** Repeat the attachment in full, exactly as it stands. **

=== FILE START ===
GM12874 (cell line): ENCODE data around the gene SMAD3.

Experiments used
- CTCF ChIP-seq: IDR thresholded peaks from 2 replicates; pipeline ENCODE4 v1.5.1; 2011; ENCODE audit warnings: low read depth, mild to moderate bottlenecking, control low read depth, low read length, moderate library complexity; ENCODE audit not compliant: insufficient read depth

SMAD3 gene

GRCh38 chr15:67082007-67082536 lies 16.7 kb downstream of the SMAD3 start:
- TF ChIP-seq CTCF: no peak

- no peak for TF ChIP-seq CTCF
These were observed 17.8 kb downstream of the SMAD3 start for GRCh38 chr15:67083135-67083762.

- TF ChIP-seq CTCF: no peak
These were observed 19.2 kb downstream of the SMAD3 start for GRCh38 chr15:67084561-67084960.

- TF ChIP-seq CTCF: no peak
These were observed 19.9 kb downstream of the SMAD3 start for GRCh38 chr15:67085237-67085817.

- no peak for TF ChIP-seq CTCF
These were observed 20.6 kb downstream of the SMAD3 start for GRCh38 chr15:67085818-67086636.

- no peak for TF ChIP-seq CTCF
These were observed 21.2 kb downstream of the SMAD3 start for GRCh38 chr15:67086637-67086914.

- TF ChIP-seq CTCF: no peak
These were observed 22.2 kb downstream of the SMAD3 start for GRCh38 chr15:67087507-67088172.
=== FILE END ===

GM12874 (cell line): ENCODE data around the gene SMAD3.

Experiments used
- CTCF ChIP-seq: IDR thresholded peaks from 2 replicates; pipeline ENCODE4 v1.5.1; 2011; ENCODE audit warnings: low read depth, mild to moderate bottlenecking, control low read depth, low read length, moderate library complexity; ENCODE audit not compliant: insufficient read depth

SMAD3 gene

GRCh38 chr15:67082007-67082536 lies 16.7 kb downstream of the SMAD3 start:
- TF ChIP-seq CTCF: no peak

- no peak for TF ChIP-seq CTCF
These were observed 17.8 kb downstream of the SMAD3 start for GRCh38 chr15:67083135-67083762.

- TF ChIP-seq CTCF: no peak
These were observed 19.2 kb downstream of the SMAD3 start for GRCh38 chr15:67084561-67084960.

- TF ChIP-seq CTCF: no peak
These were observed 19.9 kb downstream of the SMAD3 start for GRCh38 chr15:67085237-67085817.

- no peak for TF ChIP-seq CTCF
These were observed 20.6 kb downstream of the SMAD3 start for GRCh38 chr15:67085818-67086636.

- no peak for TF ChIP-seq CTCF
These were observed 21.2 kb downstream of the SMAD3 start for GRCh38 chr15:67086637-67086914.

- TF ChIP-seq CTCF: no peak
These were observed 22.2 kb downstream of the SMAD3 start for GRCh38 chr15:67087507-67088172.